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Breast Cancer Research and Treatment

, Volume 167, Issue 1, pp 225–234 | Cite as

Take care of your neighborhood

  • Elmer E. Huerta
  • Patricia Weeks-Coulthurst
  • Courtney Williams
  • Sandra M. Swain
Epidemiology

Abstract

Purpose

Urban women in certain Washington, DC neighborhoods present with advanced breast cancer at high rates despite access to health insurance and health care.

Methods

Through a two-phase intervention, community health workers (CHWs) educated and surveyed individuals regarding healthcare utilization and breast health and cancer awareness. In phase I, CHWs educated and administered a survey to 1092 women, of whom 95.1% had health insurance, in an attempt to explain the high rate of advanced breast cancer despite having health insurance. In phase II, a targeted CHW-administered intervention was designed based on data collected from the phase I survey, and provided to 658 women. Preintervention and postintervention surveys were administered to assess its impact on knowledge and beliefs about breast health and cancer screening.

Results

During phase I, respondents most often identified personal factors (28.7%) and fear (27.7%) to explain the high rate of advanced breast cancer despite health insurance status. In phase II, the intervention improved perceptions of the safety and efficacy of mammograms with an absolute 15.4% increase in the respondents who believed that “A mammogram is the safest and most effective test available for finding early breast cancer.” Perceived barriers discouraging mammograms were access (17.0%), pain (13.2%), and education (13.1%).

Conclusions

Among an urban population of predominantly insured women with high rates of advanced breast cancer at diagnosis, personal factors and fear were cited as the greatest barriers to breast cancer screening. Educational intervention by CHWs showed a positive impact on respondents’ perceptions regarding mammogram safety and efficacy.

Keywords

Breast cancer Community health worker Disparity Health insurance Mammogram 

Notes

Acknowledgements

The authors wish to thank the patients and investigators who participated in this study, T. Blaise Springfield of Georgetown University for his help with manuscript development, and Phillips Gilmore Oncology Communications for editorial assistance.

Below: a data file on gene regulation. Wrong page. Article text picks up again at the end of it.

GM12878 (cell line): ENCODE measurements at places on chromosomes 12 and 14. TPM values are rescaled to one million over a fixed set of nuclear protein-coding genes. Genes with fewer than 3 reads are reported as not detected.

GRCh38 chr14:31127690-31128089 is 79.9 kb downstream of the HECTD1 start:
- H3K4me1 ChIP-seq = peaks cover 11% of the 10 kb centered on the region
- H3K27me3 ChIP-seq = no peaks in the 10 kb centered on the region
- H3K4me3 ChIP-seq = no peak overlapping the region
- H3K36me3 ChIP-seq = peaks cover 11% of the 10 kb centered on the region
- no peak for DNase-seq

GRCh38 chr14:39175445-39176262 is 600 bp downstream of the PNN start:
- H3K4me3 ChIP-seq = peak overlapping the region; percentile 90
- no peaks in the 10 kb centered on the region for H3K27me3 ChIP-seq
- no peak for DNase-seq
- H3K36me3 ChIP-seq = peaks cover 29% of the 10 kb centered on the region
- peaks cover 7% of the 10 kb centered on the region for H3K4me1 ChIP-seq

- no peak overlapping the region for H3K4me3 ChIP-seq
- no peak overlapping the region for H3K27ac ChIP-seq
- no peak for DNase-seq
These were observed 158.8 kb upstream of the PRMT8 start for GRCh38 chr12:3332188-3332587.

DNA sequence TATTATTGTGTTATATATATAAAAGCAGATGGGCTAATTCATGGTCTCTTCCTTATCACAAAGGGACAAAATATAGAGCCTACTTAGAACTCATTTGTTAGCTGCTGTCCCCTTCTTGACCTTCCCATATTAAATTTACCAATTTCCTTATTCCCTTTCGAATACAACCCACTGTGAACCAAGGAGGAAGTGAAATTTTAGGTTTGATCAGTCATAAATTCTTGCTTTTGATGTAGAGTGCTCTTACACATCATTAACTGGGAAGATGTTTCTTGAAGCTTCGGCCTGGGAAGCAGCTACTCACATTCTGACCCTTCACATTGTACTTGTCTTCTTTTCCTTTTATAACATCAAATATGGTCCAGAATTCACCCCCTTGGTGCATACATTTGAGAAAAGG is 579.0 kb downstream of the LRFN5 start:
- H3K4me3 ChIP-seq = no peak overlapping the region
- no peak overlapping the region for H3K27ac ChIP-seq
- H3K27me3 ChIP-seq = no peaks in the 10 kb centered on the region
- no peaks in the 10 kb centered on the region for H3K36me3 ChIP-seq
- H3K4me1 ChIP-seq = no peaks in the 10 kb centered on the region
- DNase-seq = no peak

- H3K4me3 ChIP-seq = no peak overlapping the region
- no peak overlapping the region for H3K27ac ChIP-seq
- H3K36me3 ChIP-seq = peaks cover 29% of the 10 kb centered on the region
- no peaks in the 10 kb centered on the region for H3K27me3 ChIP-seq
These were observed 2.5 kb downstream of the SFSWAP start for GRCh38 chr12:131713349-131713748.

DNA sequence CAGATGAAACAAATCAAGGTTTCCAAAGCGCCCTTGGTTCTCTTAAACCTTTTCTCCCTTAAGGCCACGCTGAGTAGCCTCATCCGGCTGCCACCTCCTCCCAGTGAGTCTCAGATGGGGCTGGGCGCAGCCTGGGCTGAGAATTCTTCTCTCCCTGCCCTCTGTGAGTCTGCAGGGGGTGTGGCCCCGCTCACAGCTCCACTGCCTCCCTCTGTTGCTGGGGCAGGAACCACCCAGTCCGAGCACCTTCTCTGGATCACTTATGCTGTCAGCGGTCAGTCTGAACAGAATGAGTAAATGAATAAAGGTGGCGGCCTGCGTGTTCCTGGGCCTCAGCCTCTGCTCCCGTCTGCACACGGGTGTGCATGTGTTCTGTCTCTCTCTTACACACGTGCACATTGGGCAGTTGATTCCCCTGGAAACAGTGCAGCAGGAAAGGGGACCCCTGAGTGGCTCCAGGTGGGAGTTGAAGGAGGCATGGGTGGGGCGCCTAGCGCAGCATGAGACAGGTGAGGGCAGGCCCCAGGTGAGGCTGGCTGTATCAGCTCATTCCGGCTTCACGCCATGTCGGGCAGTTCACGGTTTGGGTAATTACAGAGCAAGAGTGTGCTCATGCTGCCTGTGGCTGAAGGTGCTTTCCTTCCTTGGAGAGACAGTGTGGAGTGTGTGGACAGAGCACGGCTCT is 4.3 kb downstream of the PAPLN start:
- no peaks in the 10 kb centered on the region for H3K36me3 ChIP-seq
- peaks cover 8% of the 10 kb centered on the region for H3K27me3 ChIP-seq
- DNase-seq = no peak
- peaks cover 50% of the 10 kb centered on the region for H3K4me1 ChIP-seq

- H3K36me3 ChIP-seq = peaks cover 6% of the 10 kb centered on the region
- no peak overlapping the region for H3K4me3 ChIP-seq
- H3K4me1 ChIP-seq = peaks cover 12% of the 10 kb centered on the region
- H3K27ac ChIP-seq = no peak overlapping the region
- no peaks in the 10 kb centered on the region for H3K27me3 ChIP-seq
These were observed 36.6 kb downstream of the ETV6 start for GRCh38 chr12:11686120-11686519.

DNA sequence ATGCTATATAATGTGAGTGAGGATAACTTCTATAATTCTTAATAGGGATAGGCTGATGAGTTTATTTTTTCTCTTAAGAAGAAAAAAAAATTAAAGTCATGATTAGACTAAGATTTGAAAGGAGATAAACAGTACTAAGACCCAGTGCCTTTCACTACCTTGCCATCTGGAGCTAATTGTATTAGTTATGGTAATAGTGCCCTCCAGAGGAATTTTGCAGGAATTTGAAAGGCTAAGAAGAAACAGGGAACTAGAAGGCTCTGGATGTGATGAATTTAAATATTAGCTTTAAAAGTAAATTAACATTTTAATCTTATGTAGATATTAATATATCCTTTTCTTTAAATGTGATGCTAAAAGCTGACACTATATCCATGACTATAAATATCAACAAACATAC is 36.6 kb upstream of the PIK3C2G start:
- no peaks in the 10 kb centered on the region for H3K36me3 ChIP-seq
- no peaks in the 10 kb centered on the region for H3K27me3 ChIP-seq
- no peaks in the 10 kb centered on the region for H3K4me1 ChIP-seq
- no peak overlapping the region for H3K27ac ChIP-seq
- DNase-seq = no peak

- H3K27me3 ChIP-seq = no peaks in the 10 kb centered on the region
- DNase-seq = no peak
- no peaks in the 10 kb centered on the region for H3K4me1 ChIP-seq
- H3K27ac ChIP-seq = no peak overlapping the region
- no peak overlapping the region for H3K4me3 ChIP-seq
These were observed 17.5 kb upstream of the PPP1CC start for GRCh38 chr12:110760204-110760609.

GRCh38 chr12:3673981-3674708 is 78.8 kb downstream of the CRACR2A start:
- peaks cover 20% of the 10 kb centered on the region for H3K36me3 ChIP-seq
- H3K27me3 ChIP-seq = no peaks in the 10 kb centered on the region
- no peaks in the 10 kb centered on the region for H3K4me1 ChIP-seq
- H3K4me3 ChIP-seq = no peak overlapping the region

Funding

The work was funded by the Avon Foundation for Women (Breast Cancer Safety Net Grants 05-2014-018 and 05-2015-015); the Four Seasons Hotel, Washington, DC; and MedStar Health Research Institute, Washington, DC.

Compliance with ethical standards

Conflict of interest

The authors declare that they have no financial relationships or conflicts of interest to report.

Ethical approval

All human investigations were performed after approval by the MedStar Health Research Institute Institutional Review Board (“IRB”) in accordance with an assurance registered under FWA00000504 filed with and approved by the U.S. Department of Health and Human Services.

Informed consent

Documentation of consent was waived by the IRB given that all surveys administered during study implementation were anonymized.

Supplementary material

10549_2017_4492_MOESM1_ESM.docx (2.8 mb)
Supplementary material 1 (DOCX 2898 kb)
10549_2017_4492_MOESM2_ESM.docx (31 kb)
Supplementary material 2 (DOCX 30 kb)

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Copyright information

© Springer Science+Business Media, LLC 2017

Authors and Affiliations

  1. 1.Washington Cancer InstituteMedStar Washington Hospital CenterWashingtonUSA
  2. 2.Lombardi Comprehensive Cancer CenterGeorgetown University Medical CenterWashingtonUSA

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